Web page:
Tuesday, April 28, 2015

Hey, This Writing Thing Doesn't Have To Kill Me After All - Brian Hodge - Biggest Aha! Moments in Writing

Hey, This Writing Thing Doesn’t Have To Kill Me After All

by Brian Hodge

There was a time when I could conceive of a novel that I wouldn’t survive. I either wouldn’t be around to finish it, or around to see it published.

I know, this sounds insufferably drama-queeny. “Oooo, look at the tortured artist, doing what he loves, and the jagoff still isn’t happy!” Be that as it may, the one writer friend to whom I confided this understood it completely.

Early on, I wrote four novels for the heralded Abyss line of books, the brainchild of beloved editor Jeanne Cavelos, for Bantam Doubleday Dell. Each novel was grimmer than the one before. They had their moments of levity, of heart, of love and light, but still, they went to some very dark places.

And I didn’t know any other way to write them but live in those places for the duration.

The only thing I can compare this to is method acting, an approach in which the actor strives for complete personal and emotional identification with a role.

You’d think a role like Hannibal Lector might leave stains, but Anthony Hopkins turned it on and off at will. He’s not method.

Then there’s Daniel Day-Lewis, whose obsessive inhabitation of character is the stuff of legend. In preparing for The Last of the Mohicans, he spent six months living off the land; he learned how to make a canoe; back in civilization he carried his flintlock rifle everywhere, even to Christmas parties. He didn’t just play Hawkeye. He became Hawkeye.

And then … there’s Heath Ledger.

Conclusions vary on the contributing factors behind the prescription meds overdose that killed him. But two things aren’t much in dispute: that it was accidental, and that, after finishing work on The Dark Knight, he was having a rough time shaking off the effects of playing the Joker.

I understood that better than I would’ve liked.

Four novels: From Nightlife to Deathgrip to The Darker Saints to Prototype, the plunge got deeper each time. The vortex down pulled harder. The lines got blurry sometimes. I still squirm when recalling a confrontation I had with someone, no longer myself, but relating to the world with the paranoia of the worst character in Deathgrip.

Finishing a novel ended nothing. The recovery period after each one took progressively longer. Depression isn’t quite the word for it. It was more a feeling of disconnection with myself, being unmoored as to who and what I was, and even why. It was clinging toxic residues and a suspicion that maybe I’d be better off in a state of non-existence. My mate, Doli, later admitted to thinking, before the last of them, “I can’t go through this with him again.”

Prototype was the nadir. Writer Edward Lee called it the most depressing novel he’s ever read. One of my martial art instructors ranks it second, behind Cormac McCarthy’s The Road. Jeanne Cavelos, at the time, called it unbearable. A long-time reader remarked on an online forum, “I can’t imagine what made him write something like that.”

In hindsight, I guess it was because I had to. I realize now that mentally, emotionally, and metaphorically, the thing was autobiographical: the odyssey of someone who doesn’t fit in the world.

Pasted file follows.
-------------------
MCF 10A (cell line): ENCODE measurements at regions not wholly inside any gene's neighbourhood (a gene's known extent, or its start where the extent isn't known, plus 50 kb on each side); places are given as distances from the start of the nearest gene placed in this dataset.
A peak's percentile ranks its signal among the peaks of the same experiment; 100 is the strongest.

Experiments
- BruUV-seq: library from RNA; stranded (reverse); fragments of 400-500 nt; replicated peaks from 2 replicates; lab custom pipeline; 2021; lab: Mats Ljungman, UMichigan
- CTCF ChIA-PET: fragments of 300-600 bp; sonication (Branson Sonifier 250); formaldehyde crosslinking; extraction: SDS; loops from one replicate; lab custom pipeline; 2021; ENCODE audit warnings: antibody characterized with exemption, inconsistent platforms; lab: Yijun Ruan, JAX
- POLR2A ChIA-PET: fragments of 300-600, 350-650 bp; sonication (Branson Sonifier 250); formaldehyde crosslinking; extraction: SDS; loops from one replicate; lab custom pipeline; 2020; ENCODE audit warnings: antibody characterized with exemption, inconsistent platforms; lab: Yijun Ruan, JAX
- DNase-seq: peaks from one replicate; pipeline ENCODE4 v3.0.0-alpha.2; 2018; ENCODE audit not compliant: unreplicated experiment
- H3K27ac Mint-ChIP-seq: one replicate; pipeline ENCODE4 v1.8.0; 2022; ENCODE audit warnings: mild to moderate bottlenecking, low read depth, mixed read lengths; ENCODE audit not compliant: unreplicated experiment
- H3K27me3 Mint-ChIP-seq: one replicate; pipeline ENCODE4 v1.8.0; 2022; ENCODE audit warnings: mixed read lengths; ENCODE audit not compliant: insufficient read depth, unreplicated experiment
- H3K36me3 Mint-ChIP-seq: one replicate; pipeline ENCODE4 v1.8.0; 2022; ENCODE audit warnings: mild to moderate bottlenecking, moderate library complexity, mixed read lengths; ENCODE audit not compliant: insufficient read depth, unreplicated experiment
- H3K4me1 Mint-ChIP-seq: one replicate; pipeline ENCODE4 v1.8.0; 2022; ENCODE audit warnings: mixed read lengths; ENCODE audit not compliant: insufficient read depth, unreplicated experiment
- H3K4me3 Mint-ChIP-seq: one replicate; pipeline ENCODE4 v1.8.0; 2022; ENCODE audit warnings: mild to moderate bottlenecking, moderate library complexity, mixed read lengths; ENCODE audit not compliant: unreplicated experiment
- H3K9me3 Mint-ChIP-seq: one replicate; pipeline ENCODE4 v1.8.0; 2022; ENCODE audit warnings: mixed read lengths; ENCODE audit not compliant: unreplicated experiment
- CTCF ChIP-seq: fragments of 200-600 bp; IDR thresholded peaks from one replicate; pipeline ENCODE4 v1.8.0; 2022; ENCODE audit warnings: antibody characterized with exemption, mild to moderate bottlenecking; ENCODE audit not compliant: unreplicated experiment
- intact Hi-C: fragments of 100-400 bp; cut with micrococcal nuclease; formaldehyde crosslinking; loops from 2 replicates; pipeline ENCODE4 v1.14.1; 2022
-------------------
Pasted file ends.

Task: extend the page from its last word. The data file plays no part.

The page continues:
But then, not long after finishing it, the strangest thing: calm.

A-ha moments, for me, are rarely moments per se. They’re more of a long, slow accrual of enough evidence to convince me that this is how it really is.

A dawning realization: I don’t have to do things this way any more.

Maybe I did once. Maybe the entire sequence of novels was something I had to go through in order to finally put something to rest, then move along. But a lifetime of that M.O.? No. Some things can’t be sustained.

So I wrote something very different, a crime novel, Wild Horses, and it was fun. Then another. By the time I got to the short novel World of Hurt, in which I did maybe the worst things to a character that I ever have and possibly ever will, it was confirmed: I could leave it all at the desk. Could turn it on when needed, turn it off when not, and walk away without carrying it everywhere else.

I’ve always felt that creators are best served by following their hearts and instincts, no matter where this leads. We forsake the opportunity to know ourselves better if we approach a threshold, then back away.

But, as Winston Churchill said, “If you’re going through hell, keep going.”

The view always looks better from the other side.

Information taken from Amazon about this author:

BRIAN HODGE, called "a writer of spectacularly unflinching gifts" by no less than Peter Straub, is the award-winning author of ten novels of horror and crime/noir. He's also written over 100 short stories, novelettes, and novellas, and four full-length collections. His most recent collection, 2011's Picking The Bones, became the first of his books to be honored with a Publishers Weekly starred review. His first collection, The Convulsion Factory, was ranked by critic Stanley Wiater among the 113 best books of modern horror.

He's recently finished the time-consuming task of porting over his earlier works for e-book editions, using it as an opportunity to do a fresh line-edit and polish on every novel and collected story.

He lives in Colorado, where more of everything is in the works. He also dabbles in music, sound design, and photography; loves everything about organic gardening except the thieving squirrels; and trains in Krav Maga and Brazilian Jiu Jitsu, which are of no use at all against the squirrels.

Connect through his web site (www.brianhodge.net) or on Facebook (www.facebook.com/brianhodgewriter), and follow his blog, Warrior Poet (www.warriorpoetblog.com).

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